- 156 Species
- over 500 Plants
We are studying the annual life cycle of over a hundred species in our gardens. This is to enhance understanding of how plants respond to climate, and whether climate change leads to shifts in phenology.
Growing thousands of species from different parts of the globe, the Royal Botanic Garden Edinburgh is a unique outdoor laboratory to study the variation in plant responses to climate.
Phenological research at RBGE dates back to the 1850s, when the Curator, James McNab first recorded the flowering dates of more than 60 species . Sporadic historical flowering records also exist for the early 20th century.
The current phenology programme was initiated in 2002. Drawing in dedicated volunteer efforts we record the initiation and duration of flowering and leaf development for over a hundred species. Over time, these data will increase our understanding of how plants respond to climate, what climatic parameters they are sensitive to, and whether climate change leads to changes in their annual life cycle.
RBGE hosts an official Met Office weather station at the Inverleith site. We have been recording weather data since 1956. Observations of temperature, sunshine, humidity and precipitation are made every day at 09:00 hrs GMT. Our weather records show a clear trend of warming over the past decades.
 J. McNab (1857) Transactions of the Botanical Society of Edinburgh 5: 173, 184.
For more information contact Antje Ahrends
We have seven projects:
We study the phenology of 57 Rhododendron species across 157 accessions. Our monitoring focusses on first and peak flowering dates, leaf development and fruiting. The Rhododendron Programme has been running since 2007.
The ‘daily’ project focusses on recording first flowering dates. It was initiated in 2002 and the initial recording frequency was daily. In 2014 the recording frequency was reduced to three times weekly. Monitoring currently focusses on 113 accessions and 47 species.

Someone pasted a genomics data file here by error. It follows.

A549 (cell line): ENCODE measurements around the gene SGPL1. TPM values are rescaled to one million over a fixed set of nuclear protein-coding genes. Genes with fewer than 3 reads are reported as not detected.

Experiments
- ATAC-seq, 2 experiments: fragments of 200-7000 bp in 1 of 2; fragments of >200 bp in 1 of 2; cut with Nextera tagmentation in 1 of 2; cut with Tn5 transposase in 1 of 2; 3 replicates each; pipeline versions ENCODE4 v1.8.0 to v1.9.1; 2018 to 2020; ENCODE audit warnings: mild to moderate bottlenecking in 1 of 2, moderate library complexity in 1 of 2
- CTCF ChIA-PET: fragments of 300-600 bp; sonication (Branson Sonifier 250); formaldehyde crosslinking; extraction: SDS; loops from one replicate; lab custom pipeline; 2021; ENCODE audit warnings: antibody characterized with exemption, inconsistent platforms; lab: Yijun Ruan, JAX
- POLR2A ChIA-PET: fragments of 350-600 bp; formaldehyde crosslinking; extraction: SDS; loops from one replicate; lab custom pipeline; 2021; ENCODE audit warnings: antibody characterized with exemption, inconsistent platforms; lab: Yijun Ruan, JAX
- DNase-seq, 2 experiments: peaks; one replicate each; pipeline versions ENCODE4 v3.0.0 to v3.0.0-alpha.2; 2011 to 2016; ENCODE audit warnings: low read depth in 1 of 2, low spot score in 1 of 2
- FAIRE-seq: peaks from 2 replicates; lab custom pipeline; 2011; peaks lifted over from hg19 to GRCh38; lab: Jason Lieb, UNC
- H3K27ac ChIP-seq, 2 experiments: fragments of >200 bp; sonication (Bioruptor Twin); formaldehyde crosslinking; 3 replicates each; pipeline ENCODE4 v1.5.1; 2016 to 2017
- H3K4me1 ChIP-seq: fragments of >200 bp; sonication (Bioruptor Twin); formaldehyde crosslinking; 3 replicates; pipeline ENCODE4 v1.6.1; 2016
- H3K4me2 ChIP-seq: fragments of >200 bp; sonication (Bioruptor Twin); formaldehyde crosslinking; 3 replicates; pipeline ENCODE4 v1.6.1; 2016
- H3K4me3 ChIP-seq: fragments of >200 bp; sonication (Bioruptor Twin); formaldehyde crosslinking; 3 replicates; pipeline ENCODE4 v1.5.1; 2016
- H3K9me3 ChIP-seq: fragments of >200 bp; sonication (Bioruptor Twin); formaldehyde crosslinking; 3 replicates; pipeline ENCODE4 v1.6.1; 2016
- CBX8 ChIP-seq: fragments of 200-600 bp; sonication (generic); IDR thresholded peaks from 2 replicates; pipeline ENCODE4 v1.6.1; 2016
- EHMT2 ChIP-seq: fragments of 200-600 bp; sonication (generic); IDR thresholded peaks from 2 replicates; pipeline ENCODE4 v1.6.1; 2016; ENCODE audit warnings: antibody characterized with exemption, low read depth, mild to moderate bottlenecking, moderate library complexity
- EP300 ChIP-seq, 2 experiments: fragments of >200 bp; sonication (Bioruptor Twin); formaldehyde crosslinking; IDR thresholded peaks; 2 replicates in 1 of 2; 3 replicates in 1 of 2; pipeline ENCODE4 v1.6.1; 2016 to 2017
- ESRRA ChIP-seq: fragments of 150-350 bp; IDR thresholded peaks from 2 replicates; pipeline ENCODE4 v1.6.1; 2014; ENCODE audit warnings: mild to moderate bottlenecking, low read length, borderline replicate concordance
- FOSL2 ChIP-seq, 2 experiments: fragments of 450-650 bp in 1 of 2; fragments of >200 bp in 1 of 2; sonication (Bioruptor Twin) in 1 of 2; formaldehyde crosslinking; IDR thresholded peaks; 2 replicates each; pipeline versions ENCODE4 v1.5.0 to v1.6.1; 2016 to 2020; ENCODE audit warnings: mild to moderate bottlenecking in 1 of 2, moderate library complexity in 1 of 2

The weekly project records annual flowering curves of hundreds of plants across a wide range of species. Recording takes place throughout the entire flowering period and assesses first, peak and last flowering dates as well as the gradual increase and decrease of flowers (counts or percentages).
International Phenology Gardens
We contribute to a Europe wide network of gardens, who undertake standardised recording of selected tree and shrub species. The trees and bushes are all clones and planted in relatively similar surroundings to ensure maximum comparability across this large-scale study.
Phenology of Populus yunnanensis
We monitor first flowering dates of a dozen poplar trees (Populus yunnanensis), which are all the same clone. Such data from genetically identical plants provide information on plasticity, i.e. the ability of plants to adjust annual flowering in response environmental cues.
Fruit tree phenology
We recently started monitoring flower, leaf and fruit development for a range of fruit trees in our edible garden. Monitoring focusses on several dozen trees, including for example several varieties of apple.
RBGE’s archive is a treasure trove of historical information. Amongst others it harbours the complete records of James McNab and subsequent other curators, who started monitoring phenology in the 1850s. We are in the process of digitizing these data, as well has handwritten records of first flowering dates for plants between 1906 and 1939.
Good to Know
Phenology is the study of recurring seasonal events, such as flowering and leaf fall in plants and hibernation and migration in animals.
Changes in the annual life cycle of plants can have profound consequences for ecological processes, forestry, agriculture, food security, and the global economy.